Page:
This methodology would allow for the isolation of the “out of doors” variable and will have participants across groups have the same experiences otherwise. Given the random assignment to experimental conditions, this methodology would allow for an examination of the specific effects of the outdoor experience.

To measure anxiety, Liebowitz’s (1987) measure of social anxiety will be used. To measure depressive tendencies, Kessler et al.’s (2003) measure will be used. We will create a 5-item Likert scale of subjective well-being that participants will also complete.

Anticipated Results

Across the three outcome measures, including social anxiety, depressive tendencies, and subjective well-being, it is predicted that the outdoor group will score as less anxious , less depressed, and as higher in subjective well-being. These results will be examined using three between-groups t-tests.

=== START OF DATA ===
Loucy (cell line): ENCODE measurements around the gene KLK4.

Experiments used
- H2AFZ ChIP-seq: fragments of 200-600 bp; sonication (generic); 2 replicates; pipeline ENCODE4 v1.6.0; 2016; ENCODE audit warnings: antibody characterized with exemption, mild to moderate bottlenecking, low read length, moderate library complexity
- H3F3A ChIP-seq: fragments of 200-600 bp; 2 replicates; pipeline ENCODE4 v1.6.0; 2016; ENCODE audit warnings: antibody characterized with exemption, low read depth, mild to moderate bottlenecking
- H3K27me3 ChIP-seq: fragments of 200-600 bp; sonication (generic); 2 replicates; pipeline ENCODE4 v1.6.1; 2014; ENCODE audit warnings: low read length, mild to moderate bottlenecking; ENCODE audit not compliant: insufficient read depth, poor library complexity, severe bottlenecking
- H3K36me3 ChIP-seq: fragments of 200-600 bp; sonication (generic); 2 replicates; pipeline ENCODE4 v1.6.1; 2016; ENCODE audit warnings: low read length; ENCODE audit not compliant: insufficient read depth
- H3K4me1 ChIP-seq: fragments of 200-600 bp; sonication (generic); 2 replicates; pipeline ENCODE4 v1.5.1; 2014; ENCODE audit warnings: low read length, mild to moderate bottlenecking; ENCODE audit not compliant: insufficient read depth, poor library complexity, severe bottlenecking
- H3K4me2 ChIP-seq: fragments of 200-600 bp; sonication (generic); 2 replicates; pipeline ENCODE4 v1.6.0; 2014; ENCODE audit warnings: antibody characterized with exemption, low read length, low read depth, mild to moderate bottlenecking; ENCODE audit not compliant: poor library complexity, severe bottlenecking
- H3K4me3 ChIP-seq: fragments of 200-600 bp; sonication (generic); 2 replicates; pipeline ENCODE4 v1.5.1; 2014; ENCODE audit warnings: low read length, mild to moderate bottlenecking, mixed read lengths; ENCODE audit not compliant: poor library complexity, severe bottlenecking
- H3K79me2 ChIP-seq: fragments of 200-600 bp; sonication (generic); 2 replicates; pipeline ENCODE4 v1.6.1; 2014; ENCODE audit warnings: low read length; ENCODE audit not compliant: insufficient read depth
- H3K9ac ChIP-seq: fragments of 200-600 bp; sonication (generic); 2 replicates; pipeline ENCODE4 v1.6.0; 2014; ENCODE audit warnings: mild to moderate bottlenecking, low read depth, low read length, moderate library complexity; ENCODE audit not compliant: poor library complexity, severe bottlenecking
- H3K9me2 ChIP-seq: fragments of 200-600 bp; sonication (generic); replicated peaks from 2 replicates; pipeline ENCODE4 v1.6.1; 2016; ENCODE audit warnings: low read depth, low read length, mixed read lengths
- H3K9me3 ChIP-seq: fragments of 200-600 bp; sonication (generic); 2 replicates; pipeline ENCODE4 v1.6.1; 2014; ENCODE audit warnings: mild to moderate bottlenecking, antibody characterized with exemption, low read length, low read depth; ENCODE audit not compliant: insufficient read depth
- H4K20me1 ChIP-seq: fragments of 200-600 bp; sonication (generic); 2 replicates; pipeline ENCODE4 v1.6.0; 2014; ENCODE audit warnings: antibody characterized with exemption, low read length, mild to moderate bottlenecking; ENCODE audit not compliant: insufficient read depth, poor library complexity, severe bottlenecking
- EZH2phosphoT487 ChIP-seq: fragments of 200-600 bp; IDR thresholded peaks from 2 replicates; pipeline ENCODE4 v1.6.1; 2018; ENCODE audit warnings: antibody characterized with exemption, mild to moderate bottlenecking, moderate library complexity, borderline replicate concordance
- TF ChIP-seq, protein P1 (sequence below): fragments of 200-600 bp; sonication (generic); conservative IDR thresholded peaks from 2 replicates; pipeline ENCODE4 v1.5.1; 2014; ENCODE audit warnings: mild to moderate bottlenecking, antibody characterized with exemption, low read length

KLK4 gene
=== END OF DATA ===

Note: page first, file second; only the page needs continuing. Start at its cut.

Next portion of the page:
Potential Implications

Evolutionists are interested in the mismatches between modern conditions and ancestral conditions. Simply being in the out-of-doors or not is a classic mismatch that surrounds us all the time, often unbeknownst to ourselves. The experimental design here would allow us to zero in on the effects of the outdoor experience as it relates to mental health outcomes, controlling for individual differences between groups.

If the predicted pattern of results is obtained, then we would have strong evidence suggesting that people function best when they are provided with outdoor experiences. Such a pattern would support an evolutionary-mismatch approach to understanding the interface of people with their physical environments.

Here is a PDF link to the two-page paper. Enjoy!

Geher, G. (2014). Evolutionary Psychology 101. New York: Springer.

Kessler, R .C., Andrews, G., Colpe, L.J., Hiripi, E., Mroczek, D.K., Normand, S.L....Zaslavsky,A.M. (2002) Short screening scales to monitor population prevalences and trends in non-specific psychological distress. Psychological Medicine, 32, 959-956.

Liebowitz, M. R . (1987). Social phobia. Modern Problems of Pharmacopsychiatry, 22, 141-173.

Wilson, Edward O. (1984). Biophilia. Cambridge: Harvard University Press

Glenn Geher Ph.D.

Glenn Geher, Ph.D. , is professor of psychology at the State University of New York at New Paltz. He is founding director of the campus’ Evolutionary Studies (EvoS) program.